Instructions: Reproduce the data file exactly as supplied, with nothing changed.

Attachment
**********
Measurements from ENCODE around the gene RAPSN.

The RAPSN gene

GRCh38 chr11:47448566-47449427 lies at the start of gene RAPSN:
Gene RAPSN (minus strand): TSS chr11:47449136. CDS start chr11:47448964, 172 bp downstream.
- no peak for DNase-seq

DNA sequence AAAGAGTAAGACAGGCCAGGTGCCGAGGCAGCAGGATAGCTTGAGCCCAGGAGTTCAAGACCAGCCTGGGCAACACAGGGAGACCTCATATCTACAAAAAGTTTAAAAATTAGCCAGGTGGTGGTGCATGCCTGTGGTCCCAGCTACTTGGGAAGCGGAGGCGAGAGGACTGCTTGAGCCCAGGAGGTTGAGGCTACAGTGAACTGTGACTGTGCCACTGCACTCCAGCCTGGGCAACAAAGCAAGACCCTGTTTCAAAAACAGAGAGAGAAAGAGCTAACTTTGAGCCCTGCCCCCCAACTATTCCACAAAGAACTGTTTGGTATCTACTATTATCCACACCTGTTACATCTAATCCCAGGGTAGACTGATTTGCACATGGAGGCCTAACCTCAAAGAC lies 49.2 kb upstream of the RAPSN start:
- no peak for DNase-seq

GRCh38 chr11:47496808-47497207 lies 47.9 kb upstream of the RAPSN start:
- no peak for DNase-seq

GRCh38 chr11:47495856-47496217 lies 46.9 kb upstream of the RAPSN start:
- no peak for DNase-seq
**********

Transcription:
Measurements from ENCODE around the gene RAPSN.

The RAPSN gene

GRCh38 chr11:47448566-47449427 lies at the start of gene RAPSN:
Gene RAPSN (minus strand): TSS chr11:47449136. CDS start chr11:47448964, 172 bp downstream.
- no peak for DNase-seq

DNA sequence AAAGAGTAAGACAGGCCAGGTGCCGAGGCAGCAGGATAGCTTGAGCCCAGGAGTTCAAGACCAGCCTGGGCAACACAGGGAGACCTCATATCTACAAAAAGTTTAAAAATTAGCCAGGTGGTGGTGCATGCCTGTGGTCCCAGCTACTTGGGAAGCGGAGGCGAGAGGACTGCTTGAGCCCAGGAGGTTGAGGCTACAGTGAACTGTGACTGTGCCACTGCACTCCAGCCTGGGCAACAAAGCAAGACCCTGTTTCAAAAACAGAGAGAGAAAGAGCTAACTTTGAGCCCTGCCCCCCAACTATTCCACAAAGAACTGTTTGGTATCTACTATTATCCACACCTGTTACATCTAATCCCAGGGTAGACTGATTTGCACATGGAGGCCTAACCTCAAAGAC lies 49.2 kb upstream of the RAPSN start:
- no peak for DNase-seq

GRCh38 chr11:47496808-47497207 lies 47.9 kb upstream of the RAPSN start:
- no peak for DNase-seq

GRCh38 chr11:47495856-47496217 lies 46.9 kb upstream of the RAPSN start:
- no peak for DNase-seq